Esther Perel in 15 Of The World’s Most Inspiring Female Leaders (Forbes)
In light of International Women’s Day, March 8th - this month we focus on women, and the contributions they make every day. We certainly don’t need a month to give women much deserved recognition, we need women leaders top of mind every single day.
Women today are unstoppable, and their power and influence is rising.
Increasingly women demand a new society, a society that gives them choices - they can choose to do anything, be anything, and women are building the systems that enable them to do that.
So what do a professional sports team, a country and a dating app all have in common?
They are all led by women.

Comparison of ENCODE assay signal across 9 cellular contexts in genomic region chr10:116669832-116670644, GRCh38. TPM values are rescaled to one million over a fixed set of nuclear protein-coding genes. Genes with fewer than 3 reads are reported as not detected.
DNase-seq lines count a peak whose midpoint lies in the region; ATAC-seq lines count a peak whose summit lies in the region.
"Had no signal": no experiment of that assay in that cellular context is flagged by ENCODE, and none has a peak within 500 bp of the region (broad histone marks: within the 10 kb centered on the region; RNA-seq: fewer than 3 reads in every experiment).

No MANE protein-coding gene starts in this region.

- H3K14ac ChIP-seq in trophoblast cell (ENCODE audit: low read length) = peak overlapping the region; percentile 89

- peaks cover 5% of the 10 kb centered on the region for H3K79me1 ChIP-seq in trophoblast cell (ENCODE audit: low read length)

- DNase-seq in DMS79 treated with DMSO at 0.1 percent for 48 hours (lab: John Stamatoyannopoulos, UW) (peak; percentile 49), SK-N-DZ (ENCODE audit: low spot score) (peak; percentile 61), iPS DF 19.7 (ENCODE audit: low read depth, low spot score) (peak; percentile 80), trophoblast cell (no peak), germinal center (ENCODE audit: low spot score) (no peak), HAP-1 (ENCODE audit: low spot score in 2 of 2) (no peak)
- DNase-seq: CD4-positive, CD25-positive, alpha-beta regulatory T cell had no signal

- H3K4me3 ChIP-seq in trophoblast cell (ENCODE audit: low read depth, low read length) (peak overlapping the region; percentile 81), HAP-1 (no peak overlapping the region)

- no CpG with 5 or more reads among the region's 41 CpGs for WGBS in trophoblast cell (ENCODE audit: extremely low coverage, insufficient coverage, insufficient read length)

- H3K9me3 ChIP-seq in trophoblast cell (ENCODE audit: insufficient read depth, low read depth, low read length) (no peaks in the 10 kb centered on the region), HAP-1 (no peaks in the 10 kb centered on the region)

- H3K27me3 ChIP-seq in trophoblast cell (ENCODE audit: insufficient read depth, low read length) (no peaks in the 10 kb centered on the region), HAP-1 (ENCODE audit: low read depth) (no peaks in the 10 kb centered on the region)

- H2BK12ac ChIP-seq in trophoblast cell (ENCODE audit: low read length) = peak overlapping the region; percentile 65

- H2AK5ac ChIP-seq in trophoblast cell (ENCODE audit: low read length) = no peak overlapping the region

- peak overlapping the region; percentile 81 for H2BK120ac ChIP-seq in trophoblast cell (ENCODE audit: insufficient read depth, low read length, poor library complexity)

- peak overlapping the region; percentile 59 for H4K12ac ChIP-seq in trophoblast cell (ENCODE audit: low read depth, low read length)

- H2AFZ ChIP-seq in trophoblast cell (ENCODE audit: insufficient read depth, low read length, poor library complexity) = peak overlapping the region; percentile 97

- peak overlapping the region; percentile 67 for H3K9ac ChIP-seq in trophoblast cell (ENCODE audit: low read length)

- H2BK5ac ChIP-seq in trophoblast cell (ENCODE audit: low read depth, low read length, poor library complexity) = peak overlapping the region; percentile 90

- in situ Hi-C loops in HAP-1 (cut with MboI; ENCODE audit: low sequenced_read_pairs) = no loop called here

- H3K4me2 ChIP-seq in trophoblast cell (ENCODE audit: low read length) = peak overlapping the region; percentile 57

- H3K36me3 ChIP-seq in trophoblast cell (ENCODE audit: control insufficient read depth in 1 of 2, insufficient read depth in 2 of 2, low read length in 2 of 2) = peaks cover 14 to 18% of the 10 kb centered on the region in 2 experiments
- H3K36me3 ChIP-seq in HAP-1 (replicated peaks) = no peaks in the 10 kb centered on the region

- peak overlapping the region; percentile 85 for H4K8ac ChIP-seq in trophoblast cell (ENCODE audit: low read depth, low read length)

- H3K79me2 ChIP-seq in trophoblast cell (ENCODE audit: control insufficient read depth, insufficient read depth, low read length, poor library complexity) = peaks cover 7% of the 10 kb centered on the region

But a woman doesn’t need a business title to be a leader. A true leader shows up in their community to make a real impact. And women around the world do that every day, regardless of their job title or position.
In honor of International Women’s Day, here are 15 of the world’s most inspiring leaders. These women are motivating others around them, breaking the glass ceiling and paving their own paths—all while lifting up others around them and setting the example for the next generation of female leaders.
1 . Kamala Harris, Vice President of the United States
Even before she became the first female vice president of the United States, Kamala Harris was breaking barriers. As an accomplished lawyer and senator, Harris has often been in rooms where no one else looks like her. During challenging times, she maintains a message of hope for the future and works to improve the world and motivate future leaders. Harris shows women and girls of all ages that they can reach their dreams—I had tears in my eyes watching Harris win the vice presidency with my daughter and dreaming of the world she will be a part of. No matter your politics, it’s incredibly inspiring to see a woman make it to the White House.